In addition to the complexity of our testing requirements, we have more intricate needs for project management. Startups often like to use the adaptive (agile) methodology for project management. But the large and interconnected nature of IDNs, specifically the interdependencies between subgroups within IT, requires a level or predictability and scheduling rigor that often cannot be achieved with adaptive methodologies. At each phase of any project, there are numerous stakeholders involved. It is common for major projects to pull them in different directions and cause collisions of priorities.

Address privacy and security concerns
However, one priority remains foundationally important: data security. The healthcare industry is a target for cyber criminals, and those attacks continue to increase in this sector.

According to the FBI Cyber Division, cyber threats against healthcare and medical devices are increasing, because of the potential for financial gain. It estimates that even a partial patient record is worth about $50 on the black market, compared to $1 value for a stolen Social Security or credit card number. For many IDNs, this valuation drives risk exposure into the tens of billions of dollars.

Large health systems must prioritize privacy and security. We conduct thorough vendor risk assessments, and entrepreneurs must demonstrate best practices to gain a seat at the table. Health systems must protect data and ensure that every innovation—no matter how small—is not a gateway into our networks for threat actors.

Get excited about “dirty data”
Clinical documentation is not used solely to document and direct clinical care; administrative and billing concerns often impact what and how things are documented. Other times, data is stale because of infrequent visits with the patient, and clinicians are unlikely to go back into patient records months or years later to update their notes on patients not actively being seen in their practice.

And in some cases, observations with dual documentations often show discordant values between physicians and nurses. This might happen when, for example, an elderly patient tells a physician that she no longer smokes, but the patient’s son informs a nurse that she has not broken the habit. Each clinician’s documentation will reflect the information that they received, leading to discordance within the record.

These are the realities of data within a large health system, often coming from multiple source electronic health record (EHR) systems. The quality of clinical data is less than ideal. Startups cannot presume pristine streams of information coming into their applications, but instead should be ready to embrace “dirty data” they are likely to find in IDNs.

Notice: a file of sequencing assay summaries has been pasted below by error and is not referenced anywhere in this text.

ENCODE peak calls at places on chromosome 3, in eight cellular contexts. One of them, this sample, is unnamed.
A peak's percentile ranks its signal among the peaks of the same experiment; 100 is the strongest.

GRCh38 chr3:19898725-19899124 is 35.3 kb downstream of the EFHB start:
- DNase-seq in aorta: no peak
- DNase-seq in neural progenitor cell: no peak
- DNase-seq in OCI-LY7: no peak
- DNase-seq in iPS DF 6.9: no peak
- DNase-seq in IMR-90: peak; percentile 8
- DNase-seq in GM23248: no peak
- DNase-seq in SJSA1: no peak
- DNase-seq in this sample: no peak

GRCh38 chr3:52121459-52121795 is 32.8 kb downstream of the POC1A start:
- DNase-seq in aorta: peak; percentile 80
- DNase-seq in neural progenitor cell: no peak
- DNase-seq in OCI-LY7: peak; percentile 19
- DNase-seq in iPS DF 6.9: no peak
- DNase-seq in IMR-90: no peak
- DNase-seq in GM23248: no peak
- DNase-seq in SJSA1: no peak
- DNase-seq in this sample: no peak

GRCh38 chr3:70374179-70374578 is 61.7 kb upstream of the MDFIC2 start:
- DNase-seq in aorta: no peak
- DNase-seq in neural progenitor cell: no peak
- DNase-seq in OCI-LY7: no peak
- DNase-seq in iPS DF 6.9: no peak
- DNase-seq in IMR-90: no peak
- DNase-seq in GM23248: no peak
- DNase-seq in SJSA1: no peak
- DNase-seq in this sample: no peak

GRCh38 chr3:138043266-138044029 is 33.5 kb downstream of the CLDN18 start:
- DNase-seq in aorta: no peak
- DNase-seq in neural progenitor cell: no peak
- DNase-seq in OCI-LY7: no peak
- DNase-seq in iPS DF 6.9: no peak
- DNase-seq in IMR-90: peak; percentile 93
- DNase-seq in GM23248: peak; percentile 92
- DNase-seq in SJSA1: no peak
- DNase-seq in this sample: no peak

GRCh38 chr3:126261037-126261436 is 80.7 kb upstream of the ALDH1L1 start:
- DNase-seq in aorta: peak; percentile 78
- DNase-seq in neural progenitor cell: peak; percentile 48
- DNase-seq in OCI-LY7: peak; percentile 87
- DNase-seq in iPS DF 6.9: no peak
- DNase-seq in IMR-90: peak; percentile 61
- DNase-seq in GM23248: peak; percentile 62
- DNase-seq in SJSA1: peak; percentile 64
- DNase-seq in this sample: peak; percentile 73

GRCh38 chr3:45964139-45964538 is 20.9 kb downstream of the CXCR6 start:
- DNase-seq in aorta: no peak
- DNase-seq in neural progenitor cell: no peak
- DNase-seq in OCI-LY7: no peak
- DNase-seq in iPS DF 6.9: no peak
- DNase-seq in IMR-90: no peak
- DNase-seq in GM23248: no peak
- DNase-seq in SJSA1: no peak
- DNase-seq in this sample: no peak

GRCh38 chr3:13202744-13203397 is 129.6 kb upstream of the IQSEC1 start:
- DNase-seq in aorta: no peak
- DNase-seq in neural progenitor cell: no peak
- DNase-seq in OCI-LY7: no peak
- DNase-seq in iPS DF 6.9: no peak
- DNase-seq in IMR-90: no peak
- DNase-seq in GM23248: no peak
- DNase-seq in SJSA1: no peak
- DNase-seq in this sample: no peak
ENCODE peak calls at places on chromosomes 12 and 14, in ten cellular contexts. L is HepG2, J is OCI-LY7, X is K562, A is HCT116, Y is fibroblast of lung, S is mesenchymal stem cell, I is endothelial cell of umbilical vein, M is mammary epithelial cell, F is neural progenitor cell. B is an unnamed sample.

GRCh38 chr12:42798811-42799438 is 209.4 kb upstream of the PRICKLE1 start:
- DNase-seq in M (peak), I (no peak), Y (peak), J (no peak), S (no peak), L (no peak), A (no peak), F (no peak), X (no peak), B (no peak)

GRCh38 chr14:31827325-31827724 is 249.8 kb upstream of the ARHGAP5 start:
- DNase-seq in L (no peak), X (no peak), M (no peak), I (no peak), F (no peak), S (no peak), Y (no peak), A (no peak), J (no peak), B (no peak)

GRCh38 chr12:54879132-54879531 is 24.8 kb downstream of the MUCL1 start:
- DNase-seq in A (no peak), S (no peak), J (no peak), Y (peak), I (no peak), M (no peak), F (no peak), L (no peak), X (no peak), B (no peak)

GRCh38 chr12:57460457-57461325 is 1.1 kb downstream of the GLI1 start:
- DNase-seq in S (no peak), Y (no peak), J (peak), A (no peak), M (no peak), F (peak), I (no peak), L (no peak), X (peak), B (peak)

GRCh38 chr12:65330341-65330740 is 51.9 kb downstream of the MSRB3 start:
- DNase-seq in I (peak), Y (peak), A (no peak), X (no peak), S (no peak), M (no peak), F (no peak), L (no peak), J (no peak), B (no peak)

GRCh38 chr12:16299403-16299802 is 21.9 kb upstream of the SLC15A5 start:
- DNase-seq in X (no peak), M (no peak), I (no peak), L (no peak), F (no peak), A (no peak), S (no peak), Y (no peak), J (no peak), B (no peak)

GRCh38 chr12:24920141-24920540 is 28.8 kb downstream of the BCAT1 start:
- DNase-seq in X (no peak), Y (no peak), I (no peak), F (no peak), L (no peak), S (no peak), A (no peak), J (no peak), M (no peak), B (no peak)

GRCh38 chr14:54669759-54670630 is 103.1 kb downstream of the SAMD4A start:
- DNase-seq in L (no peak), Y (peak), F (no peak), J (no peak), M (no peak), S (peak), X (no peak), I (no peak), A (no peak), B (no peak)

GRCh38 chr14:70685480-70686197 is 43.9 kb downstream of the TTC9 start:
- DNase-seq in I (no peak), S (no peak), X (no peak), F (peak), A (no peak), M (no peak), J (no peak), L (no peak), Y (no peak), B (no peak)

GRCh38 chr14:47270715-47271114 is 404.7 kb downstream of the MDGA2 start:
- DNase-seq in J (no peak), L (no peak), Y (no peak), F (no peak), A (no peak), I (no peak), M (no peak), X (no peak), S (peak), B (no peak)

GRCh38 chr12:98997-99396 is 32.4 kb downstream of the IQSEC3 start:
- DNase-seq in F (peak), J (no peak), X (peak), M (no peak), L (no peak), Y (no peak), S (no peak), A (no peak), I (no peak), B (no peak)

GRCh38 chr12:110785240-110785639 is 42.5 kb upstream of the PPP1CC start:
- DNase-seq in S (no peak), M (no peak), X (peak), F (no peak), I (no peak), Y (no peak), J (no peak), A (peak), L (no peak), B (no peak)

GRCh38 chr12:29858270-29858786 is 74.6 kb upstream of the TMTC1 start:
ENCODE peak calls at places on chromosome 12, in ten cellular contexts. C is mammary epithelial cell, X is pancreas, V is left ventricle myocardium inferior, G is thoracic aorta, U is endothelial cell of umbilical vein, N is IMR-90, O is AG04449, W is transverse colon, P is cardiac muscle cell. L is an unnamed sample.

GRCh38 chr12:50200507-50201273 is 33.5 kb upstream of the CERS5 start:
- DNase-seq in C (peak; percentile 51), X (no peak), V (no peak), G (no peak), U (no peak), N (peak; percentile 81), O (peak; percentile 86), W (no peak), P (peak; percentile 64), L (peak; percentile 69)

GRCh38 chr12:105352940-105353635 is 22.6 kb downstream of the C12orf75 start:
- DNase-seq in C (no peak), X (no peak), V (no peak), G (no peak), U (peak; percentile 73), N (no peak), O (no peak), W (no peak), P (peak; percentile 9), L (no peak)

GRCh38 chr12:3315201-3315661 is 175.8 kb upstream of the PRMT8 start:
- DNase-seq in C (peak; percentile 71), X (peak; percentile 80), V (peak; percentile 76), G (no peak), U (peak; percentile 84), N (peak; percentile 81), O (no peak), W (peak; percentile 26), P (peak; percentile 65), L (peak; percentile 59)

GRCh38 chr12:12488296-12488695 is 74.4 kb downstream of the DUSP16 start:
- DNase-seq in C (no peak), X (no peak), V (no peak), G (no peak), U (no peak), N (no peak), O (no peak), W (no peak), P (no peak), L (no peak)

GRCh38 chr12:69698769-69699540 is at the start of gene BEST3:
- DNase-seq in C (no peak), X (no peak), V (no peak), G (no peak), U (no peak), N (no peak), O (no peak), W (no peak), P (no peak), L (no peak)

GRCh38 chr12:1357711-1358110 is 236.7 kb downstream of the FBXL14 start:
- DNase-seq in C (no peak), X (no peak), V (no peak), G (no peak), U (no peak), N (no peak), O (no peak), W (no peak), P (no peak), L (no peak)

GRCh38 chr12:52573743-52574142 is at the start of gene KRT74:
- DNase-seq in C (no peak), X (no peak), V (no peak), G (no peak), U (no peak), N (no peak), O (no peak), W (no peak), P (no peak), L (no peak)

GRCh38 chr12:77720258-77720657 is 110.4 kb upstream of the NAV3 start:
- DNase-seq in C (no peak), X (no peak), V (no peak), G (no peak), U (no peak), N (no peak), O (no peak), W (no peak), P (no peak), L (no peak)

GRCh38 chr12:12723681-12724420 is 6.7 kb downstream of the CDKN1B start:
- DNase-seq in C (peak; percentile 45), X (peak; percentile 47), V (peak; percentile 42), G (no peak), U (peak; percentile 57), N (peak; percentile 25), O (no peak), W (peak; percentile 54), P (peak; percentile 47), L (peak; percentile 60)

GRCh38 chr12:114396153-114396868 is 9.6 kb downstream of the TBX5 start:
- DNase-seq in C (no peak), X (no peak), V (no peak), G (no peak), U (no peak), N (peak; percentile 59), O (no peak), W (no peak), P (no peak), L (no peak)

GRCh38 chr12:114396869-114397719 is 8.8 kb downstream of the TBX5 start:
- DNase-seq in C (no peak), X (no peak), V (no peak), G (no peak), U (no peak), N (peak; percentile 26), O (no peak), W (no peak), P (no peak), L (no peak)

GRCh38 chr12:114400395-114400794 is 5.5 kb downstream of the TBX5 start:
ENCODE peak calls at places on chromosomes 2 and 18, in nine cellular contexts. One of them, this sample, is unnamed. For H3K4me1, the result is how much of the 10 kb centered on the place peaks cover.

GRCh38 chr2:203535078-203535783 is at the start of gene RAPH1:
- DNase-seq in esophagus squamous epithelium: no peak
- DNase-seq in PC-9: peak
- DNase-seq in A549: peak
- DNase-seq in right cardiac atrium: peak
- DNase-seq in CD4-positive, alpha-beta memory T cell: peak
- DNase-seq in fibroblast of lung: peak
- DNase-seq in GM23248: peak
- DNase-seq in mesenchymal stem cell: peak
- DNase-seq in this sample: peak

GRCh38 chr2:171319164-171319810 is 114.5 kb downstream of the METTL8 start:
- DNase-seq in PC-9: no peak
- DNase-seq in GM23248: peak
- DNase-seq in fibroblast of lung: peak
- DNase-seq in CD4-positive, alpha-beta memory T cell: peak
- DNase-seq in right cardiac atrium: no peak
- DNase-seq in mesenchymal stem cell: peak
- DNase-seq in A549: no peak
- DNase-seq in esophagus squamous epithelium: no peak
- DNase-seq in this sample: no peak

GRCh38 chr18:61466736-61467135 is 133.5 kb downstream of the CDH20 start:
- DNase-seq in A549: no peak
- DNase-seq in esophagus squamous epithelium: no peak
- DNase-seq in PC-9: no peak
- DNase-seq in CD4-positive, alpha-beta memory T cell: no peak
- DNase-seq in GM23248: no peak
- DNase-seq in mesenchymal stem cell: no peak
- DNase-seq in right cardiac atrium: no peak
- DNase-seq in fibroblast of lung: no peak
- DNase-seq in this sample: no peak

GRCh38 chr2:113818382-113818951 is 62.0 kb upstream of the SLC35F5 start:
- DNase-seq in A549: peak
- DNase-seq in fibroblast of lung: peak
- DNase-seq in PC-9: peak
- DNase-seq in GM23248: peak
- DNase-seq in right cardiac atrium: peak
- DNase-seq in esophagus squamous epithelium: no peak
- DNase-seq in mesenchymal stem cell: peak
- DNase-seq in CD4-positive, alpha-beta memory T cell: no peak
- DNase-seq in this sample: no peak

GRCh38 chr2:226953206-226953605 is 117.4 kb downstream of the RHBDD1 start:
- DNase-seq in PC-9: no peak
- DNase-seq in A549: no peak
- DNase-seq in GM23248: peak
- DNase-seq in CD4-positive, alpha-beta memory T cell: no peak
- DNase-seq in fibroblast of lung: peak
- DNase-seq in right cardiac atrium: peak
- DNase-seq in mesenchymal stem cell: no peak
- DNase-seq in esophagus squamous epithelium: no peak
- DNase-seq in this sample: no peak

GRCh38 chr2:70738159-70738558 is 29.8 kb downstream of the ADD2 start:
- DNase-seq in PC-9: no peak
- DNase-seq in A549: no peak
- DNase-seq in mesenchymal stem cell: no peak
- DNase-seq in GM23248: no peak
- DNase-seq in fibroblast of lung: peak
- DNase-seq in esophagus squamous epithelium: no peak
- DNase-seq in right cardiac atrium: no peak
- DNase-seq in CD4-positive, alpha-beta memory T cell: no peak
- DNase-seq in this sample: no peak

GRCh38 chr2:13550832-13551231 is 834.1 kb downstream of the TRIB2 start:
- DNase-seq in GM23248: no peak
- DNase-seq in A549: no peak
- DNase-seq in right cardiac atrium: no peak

Solutions must have clinician involvement and advocacy
The IT side of IDNs recognize that, unless clinicians are clamoring for the solution, it will be a tough road to adoption. Clinicians want to hear about benefits of a new solution from their peers—not from IT, and not from the entrepreneur trying to sell it.

At Northwell Health’s Innovation Center, I help identify the clinical stakeholders who can provide expertise in identifying the most valuable new technologies. Engaging them is critical in these early stages, and clinicians exhibit great passion and talent in a wide range of areas.

For example, collaborations through the Innovation Center are making some significant advances in monitoring, following the rapid adoption of sensors and wearables. We expect vast amounts of data from these devices, and now technology must address how to process and interpret this information for best results.

We’ve also explored UV light disinfection techniques, using drones to deliver materials into trauma situations as well as voice-based systems for patients and clinicians. These are just a few examples of the technologies we’re experimenting with at the Innovation Center, bringing together individuals who are thinking creatively about the toughest challenges facing today’s clinicians.

Each time a startup approaches an IDN, it’s an opportunity to improve healthcare. But, like bricks in a mosaic, it takes time to fit everything together. I hope startups don’t view IDNs as resistant to new ideas, but rather we’re making sure everything we layer on top of our EHR will do some good. The pieces must all contribute and work together to create something valuable—for the innovator, for us and, most importantly, for our patients.